In my opinion, this is the type of heroic story that has been missing from the mainstream media’s coverage of the War on Terror—and it is precisely the type of story that the American people need to hear. Being the one who had the opportunity to write about it and to bring it to the public’s attention—something which was only possible because I, like the very small number of my colleagues who do this, was willing to go to a place (and take a risk) that others will not—was an amazing and humbling experience.

If you haven’t read Jeff’s work yet, you will after this. He’s just as good as Michael Yon.  Read the original rendition with pictures at his site, or read it in an easy reading font at The American Spectator.

Ambush In Sammara: The Longest Morning



Six weeks ago in the Iraqi city of Samarra, four paratroopers from the 82nd Airborne Division became the object of a pre-planned, coordinated effort by dozens of al Qaeda to kidnap and slaughter American soldiers only days before General Petraeus’s internationally televised testimony to the U.S. Congress on the state of the war in Iraq. Only two survived—but, fighting like heroes, they succeeded in preserving the honor of their nation.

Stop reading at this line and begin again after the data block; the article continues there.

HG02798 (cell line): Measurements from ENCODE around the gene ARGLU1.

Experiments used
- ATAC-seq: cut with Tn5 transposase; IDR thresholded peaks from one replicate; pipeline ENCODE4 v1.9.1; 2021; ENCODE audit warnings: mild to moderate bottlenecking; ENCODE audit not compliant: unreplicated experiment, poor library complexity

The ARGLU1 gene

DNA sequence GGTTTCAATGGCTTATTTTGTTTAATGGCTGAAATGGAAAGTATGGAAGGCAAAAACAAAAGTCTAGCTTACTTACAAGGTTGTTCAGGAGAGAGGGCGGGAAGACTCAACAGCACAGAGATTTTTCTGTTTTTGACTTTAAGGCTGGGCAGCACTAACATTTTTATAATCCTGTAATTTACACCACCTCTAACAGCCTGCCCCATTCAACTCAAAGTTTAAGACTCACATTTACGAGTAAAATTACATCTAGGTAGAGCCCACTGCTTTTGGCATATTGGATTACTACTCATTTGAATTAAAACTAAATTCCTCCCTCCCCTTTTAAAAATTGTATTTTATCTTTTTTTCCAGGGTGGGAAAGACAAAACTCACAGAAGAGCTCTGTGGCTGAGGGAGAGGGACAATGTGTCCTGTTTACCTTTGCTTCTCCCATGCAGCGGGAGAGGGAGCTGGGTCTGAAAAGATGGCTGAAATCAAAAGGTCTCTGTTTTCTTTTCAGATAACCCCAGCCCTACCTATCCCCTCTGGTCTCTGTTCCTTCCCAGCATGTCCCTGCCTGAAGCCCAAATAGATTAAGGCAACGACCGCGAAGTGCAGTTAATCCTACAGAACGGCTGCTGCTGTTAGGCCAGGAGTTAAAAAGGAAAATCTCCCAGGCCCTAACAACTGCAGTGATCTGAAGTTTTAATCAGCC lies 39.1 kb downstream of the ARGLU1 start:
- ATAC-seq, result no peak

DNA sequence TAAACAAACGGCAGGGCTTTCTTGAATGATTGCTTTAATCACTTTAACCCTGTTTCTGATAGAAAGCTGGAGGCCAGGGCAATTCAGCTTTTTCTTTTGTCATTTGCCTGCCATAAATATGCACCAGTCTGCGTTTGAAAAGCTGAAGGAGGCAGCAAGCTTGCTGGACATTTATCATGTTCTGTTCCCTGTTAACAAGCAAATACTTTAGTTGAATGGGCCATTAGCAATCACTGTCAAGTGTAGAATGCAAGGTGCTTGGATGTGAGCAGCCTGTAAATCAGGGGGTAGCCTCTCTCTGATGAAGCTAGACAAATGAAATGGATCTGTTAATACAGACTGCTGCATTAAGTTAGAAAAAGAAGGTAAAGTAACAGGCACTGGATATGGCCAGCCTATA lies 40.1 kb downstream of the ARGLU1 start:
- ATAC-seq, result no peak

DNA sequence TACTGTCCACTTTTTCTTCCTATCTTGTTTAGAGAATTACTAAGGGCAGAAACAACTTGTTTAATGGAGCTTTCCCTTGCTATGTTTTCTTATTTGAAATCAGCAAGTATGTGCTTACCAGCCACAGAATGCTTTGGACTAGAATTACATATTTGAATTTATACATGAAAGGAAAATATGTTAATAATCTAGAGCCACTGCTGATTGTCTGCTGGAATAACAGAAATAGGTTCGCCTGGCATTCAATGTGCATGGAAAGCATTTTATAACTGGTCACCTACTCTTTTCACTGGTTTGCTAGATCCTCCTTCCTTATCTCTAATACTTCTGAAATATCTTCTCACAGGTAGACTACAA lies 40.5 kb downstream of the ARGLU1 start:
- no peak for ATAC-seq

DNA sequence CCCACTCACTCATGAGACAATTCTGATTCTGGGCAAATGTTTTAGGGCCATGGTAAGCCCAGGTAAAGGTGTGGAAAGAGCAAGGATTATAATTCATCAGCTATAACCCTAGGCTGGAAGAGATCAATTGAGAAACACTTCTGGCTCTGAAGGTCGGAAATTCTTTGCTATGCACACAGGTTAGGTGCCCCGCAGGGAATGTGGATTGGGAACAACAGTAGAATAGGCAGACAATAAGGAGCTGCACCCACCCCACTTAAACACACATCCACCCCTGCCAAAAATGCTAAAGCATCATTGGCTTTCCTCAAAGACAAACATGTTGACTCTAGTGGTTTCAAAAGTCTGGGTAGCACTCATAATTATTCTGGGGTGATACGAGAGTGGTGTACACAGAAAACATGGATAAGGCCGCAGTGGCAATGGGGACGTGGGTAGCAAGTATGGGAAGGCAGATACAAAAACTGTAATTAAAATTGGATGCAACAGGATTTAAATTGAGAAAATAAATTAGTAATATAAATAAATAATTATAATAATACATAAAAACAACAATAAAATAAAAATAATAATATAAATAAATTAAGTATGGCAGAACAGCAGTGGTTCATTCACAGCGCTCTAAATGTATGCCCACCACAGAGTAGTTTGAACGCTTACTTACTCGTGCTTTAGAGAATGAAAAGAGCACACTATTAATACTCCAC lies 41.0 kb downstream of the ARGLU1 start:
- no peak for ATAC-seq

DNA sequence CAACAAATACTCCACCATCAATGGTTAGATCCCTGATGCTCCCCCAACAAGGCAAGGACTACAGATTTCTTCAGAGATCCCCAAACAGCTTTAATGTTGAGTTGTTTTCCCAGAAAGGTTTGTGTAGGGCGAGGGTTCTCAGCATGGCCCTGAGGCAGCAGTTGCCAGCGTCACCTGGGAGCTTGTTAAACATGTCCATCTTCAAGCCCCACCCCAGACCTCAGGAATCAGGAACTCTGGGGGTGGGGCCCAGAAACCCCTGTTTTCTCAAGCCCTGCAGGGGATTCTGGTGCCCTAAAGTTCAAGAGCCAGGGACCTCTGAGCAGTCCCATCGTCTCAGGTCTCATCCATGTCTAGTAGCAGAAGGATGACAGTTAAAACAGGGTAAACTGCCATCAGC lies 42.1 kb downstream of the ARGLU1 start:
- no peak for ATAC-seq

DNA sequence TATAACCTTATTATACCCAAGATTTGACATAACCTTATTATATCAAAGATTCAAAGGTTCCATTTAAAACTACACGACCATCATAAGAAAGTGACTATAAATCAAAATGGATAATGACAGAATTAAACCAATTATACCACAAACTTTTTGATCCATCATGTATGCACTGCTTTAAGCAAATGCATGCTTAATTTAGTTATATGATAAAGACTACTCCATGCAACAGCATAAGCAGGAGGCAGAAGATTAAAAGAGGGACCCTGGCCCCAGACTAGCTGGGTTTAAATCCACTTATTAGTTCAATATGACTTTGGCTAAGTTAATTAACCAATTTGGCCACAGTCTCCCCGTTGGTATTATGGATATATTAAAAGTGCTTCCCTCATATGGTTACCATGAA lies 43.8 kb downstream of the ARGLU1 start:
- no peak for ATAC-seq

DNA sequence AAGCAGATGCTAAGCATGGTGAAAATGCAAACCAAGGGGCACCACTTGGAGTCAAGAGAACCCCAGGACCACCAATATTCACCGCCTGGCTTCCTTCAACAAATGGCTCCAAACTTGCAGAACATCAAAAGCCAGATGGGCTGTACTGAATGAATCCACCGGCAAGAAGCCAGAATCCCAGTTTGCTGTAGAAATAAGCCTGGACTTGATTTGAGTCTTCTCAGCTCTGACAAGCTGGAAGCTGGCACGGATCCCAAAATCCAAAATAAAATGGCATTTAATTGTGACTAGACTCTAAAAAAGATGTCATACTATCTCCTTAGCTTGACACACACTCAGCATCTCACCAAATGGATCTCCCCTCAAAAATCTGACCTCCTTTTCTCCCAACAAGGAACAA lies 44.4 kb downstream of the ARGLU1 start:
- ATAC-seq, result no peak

This is their story.



You don’t need me to snag more excerpts than this to entice you to read it. Just go and do it.


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Posted by Drew458   United States  on 11/01/2007 at 03:51 PM   
Filed Under: • IraqMilitaryWar-Stories •  
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Al Qaeda Beaten in Iraq

Gateway Pundit, Say Anything and Michael Yon all agree, Al Qaeda has lost in Iraq.

From Gateway Pundit:

The following is a Haider Ajina translation of a headline and news article from Iraq’s Buratha News on October 31, 2007:

“Sunni Tribal leaders from Dhi-Qar province distance themselves from Takfiries and pledge their support to the political process and elected government”

The governor of Iraq’s Dhi-Qar province Aziz Khadum Alwan received a delegation of Sunni tribal leaders of the Dhi-Qar who are member of the Dhi-Qar tribal chamber. The delegation handed the governor a copy of a speech given by the Chair of the delegation Sheik Ahmed AbdulRazaq after Friday prayer. The speech he delivered made very clear the mission of the Tribal Chamber which guides its actions. Sheik AbdulRazaq acknowledged the danger of the Takfiri fatwas and its deviation from Islam and the importance of combating and fighting the Takfiries and their deviant ideas. He also called for the support of the government and its local administrative and security representatives.